I wanted very much to enjoy Phonogram #3. I really enjoyed issue #2 with its unique take on ghosts and interesting musical vibe. Unfortunately, for me this issue is a bit of a frustrating bore.
I think part of the problem is with David Kohl’s obsessions. Ten years before this issue, David was very into a musical movement called Britpop. In fact, David still kind of obsesses about the music from that era, thinking of it as, as one character puts it, “a crowning achievement of nineties culture.” He spends a tremendous amount of his time thinking about the music from that time period, constantly reassessing his opinions of certain songs and certain singers from that group of musicians. In one especially awkward scene, David asks his friend, “And Kid – did I ever… like Echobelly?” as if that question was vitally important in his life.
Tied to that obsession is a lost relationship David had with a woman called Britannia who had passed away several years perviously. In issue #2, she appears as a ghost to David and his friend, possibly because David is a sort of phonomancer, a person very similar to a necromancer I suppose, that has a mysical connection to music.
All of this adds up to the fact that David just has never moved on from the things he was passionate about ten years ago. He lives in a sort of perpetual twilight, reliving old obsessions and revisiting old friends. To me, this all adds up to David being at a crossroads between the lives that two characters in this issue represent.
On one pole is Beth, a woman who was part of the music scene at the same time as David. David stops by Beth’s house for a chat, but the conversation goes poorly. David still cares about his old obsessions, but Beth is cold. She’s moved on. As David puts it, Beth “used to break [her] nails hanging on the crash-bar at every gig” but now was settled down to a nice middle-class suburban life. When Beth asserts that she’s moved on with her life, barely listening to the radio, it’s like a betrayal to David of everything they believed in. “Settled down, works for the civil service. Will marry her boyfriend. Or someone exactly like him,” David sums up her life with obvious disappointment.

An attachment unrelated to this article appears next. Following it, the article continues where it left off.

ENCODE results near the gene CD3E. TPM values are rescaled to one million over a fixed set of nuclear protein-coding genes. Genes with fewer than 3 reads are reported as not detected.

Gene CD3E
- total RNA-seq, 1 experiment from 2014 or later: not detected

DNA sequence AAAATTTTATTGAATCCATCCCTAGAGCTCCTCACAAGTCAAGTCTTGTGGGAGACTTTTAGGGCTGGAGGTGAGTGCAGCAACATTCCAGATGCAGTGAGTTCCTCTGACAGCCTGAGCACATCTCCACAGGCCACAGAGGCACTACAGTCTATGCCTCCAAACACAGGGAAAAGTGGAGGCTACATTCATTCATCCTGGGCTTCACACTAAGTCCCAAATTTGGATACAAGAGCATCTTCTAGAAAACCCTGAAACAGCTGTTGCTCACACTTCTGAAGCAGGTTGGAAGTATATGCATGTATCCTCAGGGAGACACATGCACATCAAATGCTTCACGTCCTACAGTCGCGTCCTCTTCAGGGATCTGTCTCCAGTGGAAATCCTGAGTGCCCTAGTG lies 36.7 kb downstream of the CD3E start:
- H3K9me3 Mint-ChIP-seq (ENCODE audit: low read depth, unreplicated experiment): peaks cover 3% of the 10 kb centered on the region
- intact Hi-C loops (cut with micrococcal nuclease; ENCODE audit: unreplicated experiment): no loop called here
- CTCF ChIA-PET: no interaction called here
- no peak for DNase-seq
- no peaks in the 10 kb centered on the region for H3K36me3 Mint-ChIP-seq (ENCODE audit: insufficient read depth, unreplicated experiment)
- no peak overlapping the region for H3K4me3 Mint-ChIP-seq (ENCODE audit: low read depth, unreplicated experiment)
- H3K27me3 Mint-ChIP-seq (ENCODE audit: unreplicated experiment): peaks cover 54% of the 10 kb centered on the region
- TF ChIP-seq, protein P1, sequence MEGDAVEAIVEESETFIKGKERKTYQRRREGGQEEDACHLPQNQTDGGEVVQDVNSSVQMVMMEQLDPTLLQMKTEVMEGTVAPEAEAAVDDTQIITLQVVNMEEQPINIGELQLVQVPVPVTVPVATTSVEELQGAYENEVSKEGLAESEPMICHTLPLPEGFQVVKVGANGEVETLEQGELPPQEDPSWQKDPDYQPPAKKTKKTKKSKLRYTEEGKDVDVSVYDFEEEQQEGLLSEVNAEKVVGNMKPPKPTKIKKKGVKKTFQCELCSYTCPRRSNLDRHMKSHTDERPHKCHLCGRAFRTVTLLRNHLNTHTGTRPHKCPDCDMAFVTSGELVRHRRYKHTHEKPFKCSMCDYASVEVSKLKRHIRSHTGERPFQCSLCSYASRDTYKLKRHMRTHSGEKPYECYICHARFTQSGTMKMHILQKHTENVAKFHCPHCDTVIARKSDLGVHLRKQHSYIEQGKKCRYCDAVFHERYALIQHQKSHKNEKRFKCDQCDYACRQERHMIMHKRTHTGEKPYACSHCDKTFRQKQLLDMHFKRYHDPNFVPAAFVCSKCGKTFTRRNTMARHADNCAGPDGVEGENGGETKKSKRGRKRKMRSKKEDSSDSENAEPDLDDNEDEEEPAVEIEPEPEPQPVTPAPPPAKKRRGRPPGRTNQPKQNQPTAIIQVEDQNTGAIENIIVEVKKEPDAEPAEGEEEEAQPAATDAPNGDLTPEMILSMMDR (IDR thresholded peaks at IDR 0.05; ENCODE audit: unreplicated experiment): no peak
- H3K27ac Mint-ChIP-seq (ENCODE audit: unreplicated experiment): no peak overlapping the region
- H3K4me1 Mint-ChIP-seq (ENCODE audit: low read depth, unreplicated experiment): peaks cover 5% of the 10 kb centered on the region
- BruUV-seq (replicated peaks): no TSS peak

On the other pole is a man called Indie, who lives in an isolated hovel in the middle of nowhere, obsessively listening to and discussing old Joy Division records while burning 7″ records by Blur to stay warm. Indie has stayed obsessed with his old passions, has never moved on from the things he cares about. Indie is also something of a mysic, talking about “memory kingdoms” that “are the consensus memory of a time, a pure idea distilled from a million perceptions. … I spend much time holidaying in the old realms. The present offers me little.” For all his mystical energy, Indie seems a lost soul, a man stuck in his own past and completely unable to live in today’s world. He is literally stuck in the past, and the past has made him small, poor and alone.
David’s life is at a crossroads between these two characters. On one hand, he seems completely obsessed with the past and some sort of quasi-mystical experience he perceives in his past. On the other, he can take his friends’ advice and just move on, holding the past as simply a memory. It seems the last few pages might give a clue of what direction David might go, and the ending just underlines David’s lack of connection to the present.
Jamie McKelvie’s relatively unadorned art style provides an adequate counterpart for the story. His characters look consistent throughout the issue, and there’s a lot of attention paid to the way people look. But there are also several scenes that are awkward looking. For instance, there’s a scene with David and his friend on the road in which I can’t figure out just what’s going on.
By the end of this issue I just wanted to grab David and tell him to get on with his life. The past is gone. Make new friends, create new memories. Don’t live the rest of your life in the past. His obsessions with the past feel overwhelming, and he seems to have little